Things are unclear past five days for now, so I'm not really going to go into whether or not we could be affected. I will say that the majority of the models do take Matthew out to sea after hitting the Bahamas so I'd lean towards that solution.
Be sure to check out my twitter @conweather and follow!
,Some questions on Hermine's track still exist, but surge is a certainty...
There's been a lot of disagreement today over where exactly Hermine is headed. So I'm going to try to clear up some of that confusion.
Hermine is currently a 70 mph post-tropical storm, that is located to the east of Kill Devil Hills, North Carolina. Her center is dry, but strong at the moment. The dry air entrenched in Hermine isn't going away soon, so rain really doesn't look to be a problem at all. Therefore, I won't be making any new rainfall maps.
Because Hermine has tracked a little bit farther east than some expected, a lot of misinformation has spread around. Hermine has been a little more stubborn than some expected turning north, and some people are jumping to conclusions on this. Its way too early for some of this talk, and we need to wait and watch and see what she does next. If you look closely at the loop above, you can kind of see a switch to a more northerly movement in my opinion.
So where do I think Hermine is headed? I'll go and side with the NHC cone. But please notice the whole cone, and realize that its possible for Hermine to go on the far eastern/western edge of the cone.
For storm surge its just a question of will it be bad, really bad or absolutely terrible. Tonight's high tide which happens around 10 PM should be pretty interesting, as the high tide this morning already caused some coastal flooding in Wildwood, which I didn't expect.
It still looks like Monday will feature the worst surge for the Jersey shore. Long Island will get hit pretty hard Tuesday into Wednesday too. This really won't be a storm at all for inland areas, with just some gusty winds possible over the next couple days.
I've heard some reports that people are starting to take this storm seriously along the Jersey shore which is a good sign. We should have a much better idea of the track Hermine will take by around noon tomorrow. Be sure to follow my twitter @conweather for more details on Hermine.
Hermine is done with Florida and is currently moving into South Carolina as a tropical storm, with peak sustained winds of about 50 miles per hour.
Hermine should stay at this strength as it moves over the Carolinas today and tomorrow morning. Once it moves off the coast tomorrow afternoon, Hermine should restrengthen and then stall out. By Monday, the NHC has Hermine at hurricane strength again, to the east of Delmarva. Over the next few days, Hermine will crawl north-north-east eroding the coastline. The worst erosion and surge looks to take place on the Jersey shore. Winds will also be an issue as tropical storm watches have been issued for the entire coastline of New Jersey, New York and Connecticut.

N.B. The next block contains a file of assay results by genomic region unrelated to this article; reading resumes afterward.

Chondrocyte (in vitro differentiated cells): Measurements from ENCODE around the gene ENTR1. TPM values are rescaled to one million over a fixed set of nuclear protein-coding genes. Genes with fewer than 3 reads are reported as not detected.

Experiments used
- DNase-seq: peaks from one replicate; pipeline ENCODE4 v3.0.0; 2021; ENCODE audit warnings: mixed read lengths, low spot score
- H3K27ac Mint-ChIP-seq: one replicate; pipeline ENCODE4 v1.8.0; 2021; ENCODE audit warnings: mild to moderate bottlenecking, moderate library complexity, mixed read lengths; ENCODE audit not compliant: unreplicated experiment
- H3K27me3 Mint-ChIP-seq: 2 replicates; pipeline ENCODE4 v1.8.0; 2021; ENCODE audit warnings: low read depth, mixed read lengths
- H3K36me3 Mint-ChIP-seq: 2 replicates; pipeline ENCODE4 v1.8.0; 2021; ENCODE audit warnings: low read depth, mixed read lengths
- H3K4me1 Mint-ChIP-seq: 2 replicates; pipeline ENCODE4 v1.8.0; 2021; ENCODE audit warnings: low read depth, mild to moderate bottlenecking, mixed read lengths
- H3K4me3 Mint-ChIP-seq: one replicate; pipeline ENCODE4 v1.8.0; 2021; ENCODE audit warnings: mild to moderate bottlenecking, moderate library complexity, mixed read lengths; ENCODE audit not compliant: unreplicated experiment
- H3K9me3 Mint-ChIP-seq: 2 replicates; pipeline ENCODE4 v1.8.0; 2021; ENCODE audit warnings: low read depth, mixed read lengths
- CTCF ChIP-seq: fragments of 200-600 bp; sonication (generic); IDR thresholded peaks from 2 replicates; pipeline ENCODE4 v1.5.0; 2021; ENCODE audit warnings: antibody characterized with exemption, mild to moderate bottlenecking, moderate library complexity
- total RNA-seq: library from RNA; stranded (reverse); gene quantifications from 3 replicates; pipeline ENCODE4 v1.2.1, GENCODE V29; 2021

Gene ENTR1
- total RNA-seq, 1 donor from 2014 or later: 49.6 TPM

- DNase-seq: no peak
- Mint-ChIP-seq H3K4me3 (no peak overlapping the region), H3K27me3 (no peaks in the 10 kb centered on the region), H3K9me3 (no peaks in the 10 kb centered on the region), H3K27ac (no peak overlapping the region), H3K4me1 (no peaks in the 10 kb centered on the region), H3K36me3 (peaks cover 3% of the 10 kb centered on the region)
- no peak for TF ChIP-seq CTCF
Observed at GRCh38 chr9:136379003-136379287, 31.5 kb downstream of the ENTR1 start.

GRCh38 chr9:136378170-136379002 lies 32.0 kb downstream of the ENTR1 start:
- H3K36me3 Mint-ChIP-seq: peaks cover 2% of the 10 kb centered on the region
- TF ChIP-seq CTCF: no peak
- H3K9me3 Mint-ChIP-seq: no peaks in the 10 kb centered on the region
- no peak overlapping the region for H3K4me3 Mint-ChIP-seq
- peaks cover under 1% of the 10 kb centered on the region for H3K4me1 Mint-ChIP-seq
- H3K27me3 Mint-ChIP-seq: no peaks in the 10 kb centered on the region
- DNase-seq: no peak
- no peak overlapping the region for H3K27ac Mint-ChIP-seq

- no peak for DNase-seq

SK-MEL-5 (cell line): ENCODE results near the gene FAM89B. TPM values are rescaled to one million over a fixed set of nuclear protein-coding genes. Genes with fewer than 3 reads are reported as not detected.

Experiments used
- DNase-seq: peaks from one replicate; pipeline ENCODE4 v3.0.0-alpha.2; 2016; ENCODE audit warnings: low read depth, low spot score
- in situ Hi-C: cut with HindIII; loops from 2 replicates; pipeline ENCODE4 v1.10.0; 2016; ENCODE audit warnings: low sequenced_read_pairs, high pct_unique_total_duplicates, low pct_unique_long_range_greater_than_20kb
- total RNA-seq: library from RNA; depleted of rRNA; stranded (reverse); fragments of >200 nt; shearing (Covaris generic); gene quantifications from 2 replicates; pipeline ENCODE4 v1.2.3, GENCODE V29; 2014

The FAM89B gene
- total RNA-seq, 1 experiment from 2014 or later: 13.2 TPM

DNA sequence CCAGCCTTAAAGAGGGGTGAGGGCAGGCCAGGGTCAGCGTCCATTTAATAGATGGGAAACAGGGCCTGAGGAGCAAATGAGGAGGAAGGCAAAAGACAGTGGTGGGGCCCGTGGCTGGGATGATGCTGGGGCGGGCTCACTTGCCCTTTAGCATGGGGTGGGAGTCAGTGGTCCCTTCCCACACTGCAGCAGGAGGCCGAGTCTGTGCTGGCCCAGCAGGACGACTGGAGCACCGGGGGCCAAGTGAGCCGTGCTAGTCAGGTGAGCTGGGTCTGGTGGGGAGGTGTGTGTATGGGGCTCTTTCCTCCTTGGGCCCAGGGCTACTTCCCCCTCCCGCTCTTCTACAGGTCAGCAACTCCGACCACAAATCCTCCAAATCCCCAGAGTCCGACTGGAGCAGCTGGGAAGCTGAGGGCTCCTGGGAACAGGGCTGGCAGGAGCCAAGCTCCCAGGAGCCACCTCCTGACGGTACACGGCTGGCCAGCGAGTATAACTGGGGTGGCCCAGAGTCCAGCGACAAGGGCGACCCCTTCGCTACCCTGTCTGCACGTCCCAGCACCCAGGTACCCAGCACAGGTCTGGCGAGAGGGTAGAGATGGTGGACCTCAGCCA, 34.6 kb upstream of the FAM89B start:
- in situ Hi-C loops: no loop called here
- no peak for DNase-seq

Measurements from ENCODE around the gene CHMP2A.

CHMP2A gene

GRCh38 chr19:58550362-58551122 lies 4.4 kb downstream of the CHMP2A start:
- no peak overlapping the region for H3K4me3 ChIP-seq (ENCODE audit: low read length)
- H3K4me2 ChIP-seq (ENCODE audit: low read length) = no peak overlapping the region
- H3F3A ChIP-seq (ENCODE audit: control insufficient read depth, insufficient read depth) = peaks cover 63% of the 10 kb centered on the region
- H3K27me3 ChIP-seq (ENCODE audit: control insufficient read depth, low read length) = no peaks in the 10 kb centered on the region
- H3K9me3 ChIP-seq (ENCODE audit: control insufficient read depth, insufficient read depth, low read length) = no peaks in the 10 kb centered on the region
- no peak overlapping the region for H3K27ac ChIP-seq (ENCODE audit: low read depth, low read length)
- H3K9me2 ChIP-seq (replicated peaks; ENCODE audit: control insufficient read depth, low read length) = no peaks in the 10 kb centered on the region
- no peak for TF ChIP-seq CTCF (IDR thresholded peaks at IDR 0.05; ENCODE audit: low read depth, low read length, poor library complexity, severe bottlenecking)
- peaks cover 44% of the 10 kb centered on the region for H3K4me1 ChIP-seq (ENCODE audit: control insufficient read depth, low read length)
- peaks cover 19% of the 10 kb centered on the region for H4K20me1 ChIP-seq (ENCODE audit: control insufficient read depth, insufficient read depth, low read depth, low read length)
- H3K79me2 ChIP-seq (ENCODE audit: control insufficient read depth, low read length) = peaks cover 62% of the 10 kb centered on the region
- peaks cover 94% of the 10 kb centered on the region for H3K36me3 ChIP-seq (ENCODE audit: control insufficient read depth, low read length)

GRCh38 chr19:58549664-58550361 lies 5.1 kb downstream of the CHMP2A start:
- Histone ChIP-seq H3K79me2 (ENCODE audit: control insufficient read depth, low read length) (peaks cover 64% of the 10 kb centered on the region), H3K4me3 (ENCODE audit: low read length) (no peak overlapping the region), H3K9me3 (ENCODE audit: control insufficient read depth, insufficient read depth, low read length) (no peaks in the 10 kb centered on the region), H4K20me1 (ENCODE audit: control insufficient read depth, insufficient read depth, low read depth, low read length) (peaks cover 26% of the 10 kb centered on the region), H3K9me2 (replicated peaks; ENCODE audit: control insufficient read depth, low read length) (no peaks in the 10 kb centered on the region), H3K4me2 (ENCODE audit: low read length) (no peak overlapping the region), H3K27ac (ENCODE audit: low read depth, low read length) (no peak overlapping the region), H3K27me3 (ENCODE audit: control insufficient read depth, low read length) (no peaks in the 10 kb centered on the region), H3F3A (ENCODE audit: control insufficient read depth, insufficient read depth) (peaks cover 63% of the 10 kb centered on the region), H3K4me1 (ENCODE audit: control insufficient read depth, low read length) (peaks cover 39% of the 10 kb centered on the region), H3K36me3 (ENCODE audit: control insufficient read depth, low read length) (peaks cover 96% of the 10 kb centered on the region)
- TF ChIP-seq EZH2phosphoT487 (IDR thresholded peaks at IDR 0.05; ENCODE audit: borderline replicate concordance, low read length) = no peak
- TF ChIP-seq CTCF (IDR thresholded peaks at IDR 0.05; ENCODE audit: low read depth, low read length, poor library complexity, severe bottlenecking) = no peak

I've updated the Aware, Alert, Action map to include our coastline in it. If you're living right on the coast, its a good idea to do some preparations today. You can finish up tomorrow. Sunday is when things begin to go downhill for the Jersey shore and Delmarva, then NYC and Long Island will start to feel the storm Monday.
This isn't really looking like a big storm for inland areas. Unless it moves closer to shore, the winds should stick to coast, and most of the rain will stay offshore.
Be sure to check out my twitter and follow! I'll have an update on the models later today.
Not going to be doing posts on the website today except for maybe something on our possible impacts. Instead I'll be busy on my twitter tracking Hermine. Be sure to follow if you haven't done so yet.
Hermine is on its way...
Tropical Storm Hermine has max winds of 50 mph at this hour, and is looking decent. Its lacking some convection, particularly on the west side of it, but overnight it should get more organized. Convection likes to blow up at night so Hermine could look more interesting tomorrow morning.
Hermine should hit Florida tomorrow night as a strong tropical storm or category one hurricane. The NHC has Hermine striking as a 70 mph tropical storm, which is so close to hurricane force its basically a coin-flip at this point.